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- "Many travelers do not utilize pretravel preventive health strategies, including physician advice and chemoprophylaxes (Crockett and Keystone, 2005; Van Herck et al., 2003). A significant proportion of travelers to tropical regions are not protected against vaccine-preventable illnesses (Lopez-Velez and Bayas, 2007; Prazuck et al., 1998; Schunk et al., 2001; Van Herck et al., 2004), and a majority of these travelers demonstrate poor recall of actual vaccination status (Falvo et al., 1996; Kollaritsch and Wiedermann, 1992; Wilder-Smith et al., 2004). Many do not understand basic risks of infection, nor are able to recognize common sources and causes (Van Herck et al., 2004; Wilder-Smith et al., 2004; Zuckerman and Steffen, 2000). "
ABSTRACT: Anthropozoonotic (human to nonhuman animal) transmission of infectious disease poses a significant threat to wildlife. A large proportion of travelers to tropical regions are not protected against vaccine-preventable illnesses, and a majority of these travelers demonstrate poor recall of actual vaccination status. Here we characterize self-perceived vaccination status among a large sample of ecotourists at the Sepilok Orangutan Rehabilitation Centre, Sabah, Malaysia. Despite their recognized travel itinerary to view endangered animals, tourists at wildlife sanctuaries are not adequately protected against vaccine-preventable illnesses. Of 633 surveys, over half reported being currently vaccinated against tuberculosis, hepatitis A, hepatitis B, polio, and measles. Fewer participants reported current vaccination status for influenza, rabies, and chickenpox. Despite the fact that the majority of visitors to Sepilok are from temperate regions where influenza is relatively more prevalent, 67.1% of those surveyed with medical-related occupations reported not being currently vaccinated for influenza. Ecotourists concerned about environmental protection are themselves largely unaware of their potential contribution to the spread of diseases to animals. The risks of negatively affecting animal populations must be communicated to all concerned parties, and this may begin by urging travelers to examine their actual vaccination status, particularly as the ecotourism industry continues its rapid expansion, and is seen increasingly as a possible tool to save great ape populations from extinction.EcoHealth 08/2008; 5(3):371-378. DOI:10.1007/s10393-008-0192-y · 2.27 Impact Factor
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- "Among travellers to endemic areas, compliance regarding malaria chemoprophylaxis is generally poor, ranging from 32 to 74% depending on the definitions used (Phillips-Howard et al. 1986; Lobel et al. 1987, 1990; Coole et al. 1989; Steffen et al. 1990; Kollaritsch & Wiedermann 1992; Gyorkos et al. 1995). Malaria chemoprophylaxis has been shown to have a low costto-benefit ratio compared to other prophylactic interventions in travellers (Behrens & Roberts 1994), and several studies suggested increased risks of malaria in non-compliant travellers (Lobel et al. 1987; Gyorkos et al. 1995; Phillips-Howard et al. 1990; Behrens & Curtis 1993). "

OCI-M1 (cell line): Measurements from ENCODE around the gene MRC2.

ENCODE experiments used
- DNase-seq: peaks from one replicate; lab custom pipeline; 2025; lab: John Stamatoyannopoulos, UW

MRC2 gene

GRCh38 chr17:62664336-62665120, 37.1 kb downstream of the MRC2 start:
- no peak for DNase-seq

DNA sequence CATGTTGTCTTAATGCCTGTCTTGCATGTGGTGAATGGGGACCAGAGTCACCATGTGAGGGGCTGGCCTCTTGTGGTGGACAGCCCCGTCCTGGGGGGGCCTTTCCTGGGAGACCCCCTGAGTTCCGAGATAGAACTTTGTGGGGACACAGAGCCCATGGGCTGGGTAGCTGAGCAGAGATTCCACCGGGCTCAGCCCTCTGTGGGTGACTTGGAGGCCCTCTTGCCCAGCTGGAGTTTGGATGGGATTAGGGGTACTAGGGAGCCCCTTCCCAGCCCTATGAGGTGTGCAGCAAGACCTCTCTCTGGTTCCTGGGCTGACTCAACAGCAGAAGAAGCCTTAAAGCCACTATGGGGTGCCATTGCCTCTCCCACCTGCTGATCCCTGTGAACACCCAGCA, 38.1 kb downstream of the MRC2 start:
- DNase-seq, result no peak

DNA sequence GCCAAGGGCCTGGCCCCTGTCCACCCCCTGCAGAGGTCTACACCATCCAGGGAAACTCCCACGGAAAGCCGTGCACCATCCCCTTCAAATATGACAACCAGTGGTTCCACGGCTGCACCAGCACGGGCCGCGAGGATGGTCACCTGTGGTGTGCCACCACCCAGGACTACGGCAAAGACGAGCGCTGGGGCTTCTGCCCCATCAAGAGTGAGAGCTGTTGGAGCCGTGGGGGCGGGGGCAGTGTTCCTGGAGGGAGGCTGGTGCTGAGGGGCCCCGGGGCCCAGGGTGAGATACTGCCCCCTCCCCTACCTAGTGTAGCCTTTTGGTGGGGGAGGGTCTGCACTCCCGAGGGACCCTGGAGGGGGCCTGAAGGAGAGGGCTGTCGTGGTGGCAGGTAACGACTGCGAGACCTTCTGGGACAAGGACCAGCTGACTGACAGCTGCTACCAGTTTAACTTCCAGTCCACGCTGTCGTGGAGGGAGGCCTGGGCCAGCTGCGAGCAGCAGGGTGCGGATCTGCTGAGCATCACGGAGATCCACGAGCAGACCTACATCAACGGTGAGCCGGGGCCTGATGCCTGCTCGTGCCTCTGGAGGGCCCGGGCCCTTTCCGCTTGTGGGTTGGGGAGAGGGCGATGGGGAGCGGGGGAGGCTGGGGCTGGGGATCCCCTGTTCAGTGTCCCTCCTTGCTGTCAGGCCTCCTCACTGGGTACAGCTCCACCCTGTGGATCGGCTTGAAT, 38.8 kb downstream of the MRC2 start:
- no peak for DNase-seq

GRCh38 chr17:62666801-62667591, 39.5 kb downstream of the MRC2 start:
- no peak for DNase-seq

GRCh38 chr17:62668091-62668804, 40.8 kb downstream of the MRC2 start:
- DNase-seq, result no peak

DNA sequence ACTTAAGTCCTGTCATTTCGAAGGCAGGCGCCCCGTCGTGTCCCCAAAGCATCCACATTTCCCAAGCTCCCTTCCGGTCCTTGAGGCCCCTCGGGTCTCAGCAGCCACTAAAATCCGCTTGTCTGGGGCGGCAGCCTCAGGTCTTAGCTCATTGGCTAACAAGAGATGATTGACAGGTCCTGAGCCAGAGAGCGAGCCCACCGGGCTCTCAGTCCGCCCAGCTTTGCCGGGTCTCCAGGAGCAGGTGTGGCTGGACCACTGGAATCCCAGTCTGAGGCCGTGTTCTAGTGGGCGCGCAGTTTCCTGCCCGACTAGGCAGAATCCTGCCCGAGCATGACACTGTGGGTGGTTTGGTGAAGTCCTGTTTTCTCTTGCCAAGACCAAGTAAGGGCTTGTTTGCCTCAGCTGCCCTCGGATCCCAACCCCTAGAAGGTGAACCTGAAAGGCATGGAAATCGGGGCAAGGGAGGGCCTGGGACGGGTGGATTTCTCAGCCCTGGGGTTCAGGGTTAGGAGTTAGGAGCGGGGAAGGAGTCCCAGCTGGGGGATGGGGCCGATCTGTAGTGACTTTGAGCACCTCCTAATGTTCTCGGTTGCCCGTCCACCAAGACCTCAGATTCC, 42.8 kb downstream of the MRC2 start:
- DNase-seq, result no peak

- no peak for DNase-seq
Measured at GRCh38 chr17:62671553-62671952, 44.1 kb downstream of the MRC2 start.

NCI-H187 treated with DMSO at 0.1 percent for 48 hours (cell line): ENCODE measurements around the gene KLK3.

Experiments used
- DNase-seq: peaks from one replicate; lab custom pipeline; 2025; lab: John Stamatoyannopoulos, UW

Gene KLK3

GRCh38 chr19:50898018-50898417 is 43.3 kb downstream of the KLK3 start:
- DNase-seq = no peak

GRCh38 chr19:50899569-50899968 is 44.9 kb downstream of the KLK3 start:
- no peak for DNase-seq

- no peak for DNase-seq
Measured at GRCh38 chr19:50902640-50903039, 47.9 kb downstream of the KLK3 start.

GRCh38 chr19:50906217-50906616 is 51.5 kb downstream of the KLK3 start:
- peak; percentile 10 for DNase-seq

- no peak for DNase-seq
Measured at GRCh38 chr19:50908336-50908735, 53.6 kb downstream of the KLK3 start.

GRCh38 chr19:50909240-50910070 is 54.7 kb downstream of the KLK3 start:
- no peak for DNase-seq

ABSTRACT: Self-reported compliance with a malaria chemoprophylaxis regimen of proguanil (PG) plus chloroquine (CQ) was assessed in a cohort of 547 Dutch travellers who visited a single travel clinic when travelling to various areas endemic for falciparum malaria. 503 (92%) had taken PG/CQ prophylaxis, but only 326 (60%) reported regular and uninterrupted use throughout the journey and 4 weeks afterwards. Compliance differed by travel destination and was 45% in South America, 52% in West Africa, 53% in South-east Asia, 60% in the Indian Subcontinent and 78% in East Africa. Parasitologically confirmed falciparum malaria occurred in 5 travellers (0.9%), including 3 of 24 non-compliant travellers to West Africa (12.5%). Apart from destination, independent risk factors for non-compliance were young age, extensive travel experience and adventurous travel. Compliance with protection against mosquito bites was 80% for wearing long-sleeved shirts and long-legged trousers after sunset, 73% for use of repellents, 56% for sleeping under bed nets and 37% for keeping the sleeping quarters free of mosquitoes. Although 440 travellers (80%) reported to have taken two or more of these measures at least once, only 88 (16%) had done so on a daily basis. Daily use of bed nets was reported more frequently among subjects who were non-compliant with chemoprophylaxis. Compliance regarding malaria chemoprophylaxis should be improved, particularly in high-risk areas such as Sub-saharan Africa, with extra attention to young, adventurous travellers. More emphasis should be placed on prevention of Anopheles bites.Tropical Medicine & International Health 08/1997; 2(7):705-13. · 2.30 Impact Factor